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Nature. 2005 Jun 16;435(7044):983-7.

Structural basis for the promiscuous biosynthetic prenylation of aromatic natural products.

Author information

  • 1Jack Skirball Chemical Biology and Proteomics Laboratory, The Salk Institute for Biological Studies, 10010 North Torrey Pines Road, La Jolla, California 92037, USA.

Abstract

The anti-oxidant naphterpin is a natural product containing a polyketide-based aromatic core with an attached 10-carbon geranyl group derived from isoprenoid (terpene) metabolism. Hybrid natural products such as naphterpin that contain 5-carbon (dimethylallyl), 10-carbon (geranyl) or 15-carbon (farnesyl) isoprenoid chains possess biological activities distinct from their non-prenylated aromatic precursors. These hybrid natural products represent new anti-microbial, anti-oxidant, anti-inflammatory, anti-viral and anti-cancer compounds. A small number of aromatic prenyltransferases (PTases) responsible for prenyl group attachment have only recently been isolated and characterized. Here we report the gene identification, biochemical characterization and high-resolution X-ray crystal structures of an architecturally novel aromatic PTase, Orf2 from Streptomyces sp. strain CL190, with substrates and substrate analogues bound. In vivo, Orf2 attaches a geranyl group to a 1,3,6,8-tetrahydroxynaphthalene-derived polyketide during naphterpin biosynthesis. In vitro, Orf2 catalyses carbon-carbon-based and carbon-oxygen-based prenylation of a diverse collection of hydroxyl-containing aromatic acceptors of synthetic, microbial and plant origin. These crystal structures, coupled with in vitro assays, provide a basis for understanding and potentially manipulating the regio-specific prenylation of aromatic small molecules using this structurally unique family of aromatic PTases.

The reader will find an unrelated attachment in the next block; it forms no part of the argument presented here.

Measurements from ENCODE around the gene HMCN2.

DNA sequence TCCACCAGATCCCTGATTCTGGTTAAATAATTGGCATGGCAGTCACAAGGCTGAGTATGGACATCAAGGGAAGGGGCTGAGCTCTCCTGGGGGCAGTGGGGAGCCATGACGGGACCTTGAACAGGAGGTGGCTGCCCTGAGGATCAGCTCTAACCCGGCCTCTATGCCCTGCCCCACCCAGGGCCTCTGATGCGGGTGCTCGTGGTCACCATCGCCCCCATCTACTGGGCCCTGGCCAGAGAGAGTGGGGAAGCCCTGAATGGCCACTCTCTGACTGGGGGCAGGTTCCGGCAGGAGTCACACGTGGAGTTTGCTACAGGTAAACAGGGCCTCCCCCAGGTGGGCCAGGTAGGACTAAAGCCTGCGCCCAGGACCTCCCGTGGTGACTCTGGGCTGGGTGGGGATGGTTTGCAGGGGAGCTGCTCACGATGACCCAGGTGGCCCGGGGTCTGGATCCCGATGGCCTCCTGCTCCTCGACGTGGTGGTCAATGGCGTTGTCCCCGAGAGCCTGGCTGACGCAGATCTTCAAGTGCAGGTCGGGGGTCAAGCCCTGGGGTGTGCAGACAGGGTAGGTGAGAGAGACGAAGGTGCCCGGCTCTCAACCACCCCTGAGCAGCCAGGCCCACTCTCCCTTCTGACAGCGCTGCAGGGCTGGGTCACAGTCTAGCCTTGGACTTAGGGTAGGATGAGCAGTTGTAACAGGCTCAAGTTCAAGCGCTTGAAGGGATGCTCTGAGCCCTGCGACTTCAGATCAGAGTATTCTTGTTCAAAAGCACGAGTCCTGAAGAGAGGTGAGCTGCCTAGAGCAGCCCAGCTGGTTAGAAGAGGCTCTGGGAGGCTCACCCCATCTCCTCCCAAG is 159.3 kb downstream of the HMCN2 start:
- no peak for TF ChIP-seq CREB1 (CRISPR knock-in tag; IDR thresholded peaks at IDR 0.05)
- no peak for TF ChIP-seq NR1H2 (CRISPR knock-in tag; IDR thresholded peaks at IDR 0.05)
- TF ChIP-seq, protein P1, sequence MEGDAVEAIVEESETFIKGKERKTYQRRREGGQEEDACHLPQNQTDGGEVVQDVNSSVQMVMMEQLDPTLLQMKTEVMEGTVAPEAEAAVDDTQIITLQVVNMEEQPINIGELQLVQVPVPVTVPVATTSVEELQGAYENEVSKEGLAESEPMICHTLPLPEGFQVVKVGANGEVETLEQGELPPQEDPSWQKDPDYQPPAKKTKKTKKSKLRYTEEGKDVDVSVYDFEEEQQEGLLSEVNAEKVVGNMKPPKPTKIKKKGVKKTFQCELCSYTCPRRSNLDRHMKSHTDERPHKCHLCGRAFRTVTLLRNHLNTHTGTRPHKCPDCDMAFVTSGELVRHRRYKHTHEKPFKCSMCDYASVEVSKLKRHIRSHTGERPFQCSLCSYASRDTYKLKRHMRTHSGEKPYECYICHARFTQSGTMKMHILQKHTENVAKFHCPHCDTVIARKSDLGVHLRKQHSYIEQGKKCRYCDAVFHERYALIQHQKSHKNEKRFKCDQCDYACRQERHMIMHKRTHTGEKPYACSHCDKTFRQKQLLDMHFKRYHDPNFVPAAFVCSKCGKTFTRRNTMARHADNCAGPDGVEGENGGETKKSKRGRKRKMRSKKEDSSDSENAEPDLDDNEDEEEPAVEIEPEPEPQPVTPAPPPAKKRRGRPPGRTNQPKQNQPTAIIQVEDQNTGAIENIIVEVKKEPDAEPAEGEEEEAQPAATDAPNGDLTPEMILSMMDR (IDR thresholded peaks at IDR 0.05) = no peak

PMID:
15959519
[PubMed - indexed for MEDLINE]
PMCID:
PMC2874460
Free PMC Article
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